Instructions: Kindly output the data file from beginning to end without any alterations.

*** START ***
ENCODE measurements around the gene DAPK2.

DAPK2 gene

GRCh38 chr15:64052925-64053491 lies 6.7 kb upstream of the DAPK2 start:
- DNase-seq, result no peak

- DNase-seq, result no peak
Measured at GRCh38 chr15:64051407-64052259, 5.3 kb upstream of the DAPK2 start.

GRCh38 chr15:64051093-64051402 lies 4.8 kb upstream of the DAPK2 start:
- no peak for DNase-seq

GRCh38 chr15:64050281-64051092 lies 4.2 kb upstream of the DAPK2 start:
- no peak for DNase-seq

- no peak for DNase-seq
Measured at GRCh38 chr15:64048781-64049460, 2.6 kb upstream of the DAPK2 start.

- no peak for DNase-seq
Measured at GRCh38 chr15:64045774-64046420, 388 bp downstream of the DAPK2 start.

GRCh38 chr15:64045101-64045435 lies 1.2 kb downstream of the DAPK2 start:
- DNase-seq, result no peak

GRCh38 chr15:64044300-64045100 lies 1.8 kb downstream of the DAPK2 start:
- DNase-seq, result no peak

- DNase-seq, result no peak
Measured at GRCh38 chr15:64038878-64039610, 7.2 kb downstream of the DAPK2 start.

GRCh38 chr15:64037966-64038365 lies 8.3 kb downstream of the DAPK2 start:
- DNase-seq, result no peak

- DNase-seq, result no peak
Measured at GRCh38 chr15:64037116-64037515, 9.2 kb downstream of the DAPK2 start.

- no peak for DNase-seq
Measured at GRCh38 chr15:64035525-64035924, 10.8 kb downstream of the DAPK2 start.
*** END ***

ENCODE measurements around the gene DAPK2.

DAPK2 gene

GRCh38 chr15:64052925-64053491 lies 6.7 kb upstream of the DAPK2 start:
- DNase-seq, result no peak

- DNase-seq, result no peak
Measured at GRCh38 chr15:64051407-64052259, 5.3 kb upstream of the DAPK2 start.

GRCh38 chr15:64051093-64051402 lies 4.8 kb upstream of the DAPK2 start:
- no peak for DNase-seq

GRCh38 chr15:64050281-64051092 lies 4.2 kb upstream of the DAPK2 start:
- no peak for DNase-seq

- no peak for DNase-seq
Measured at GRCh38 chr15:64048781-64049460, 2.6 kb upstream of the DAPK2 start.

- no peak for DNase-seq
Measured at GRCh38 chr15:64045774-64046420, 388 bp downstream of the DAPK2 start.

GRCh38 chr15:64045101-64045435 lies 1.2 kb downstream of the DAPK2 start:
- DNase-seq, result no peak

GRCh38 chr15:64044300-64045100 lies 1.8 kb downstream of the DAPK2 start:
- DNase-seq, result no peak

- DNase-seq, result no peak
Measured at GRCh38 chr15:64038878-64039610, 7.2 kb downstream of the DAPK2 start.

GRCh38 chr15:64037966-64038365 lies 8.3 kb downstream of the DAPK2 start:
- DNase-seq, result no peak

- DNase-seq, result no peak
Measured at GRCh38 chr15:64037116-64037515, 9.2 kb downstream of the DAPK2 start.

- no peak for DNase-seq
Measured at GRCh38 chr15:64035525-64035924, 10.8 kb downstream of the DAPK2 start.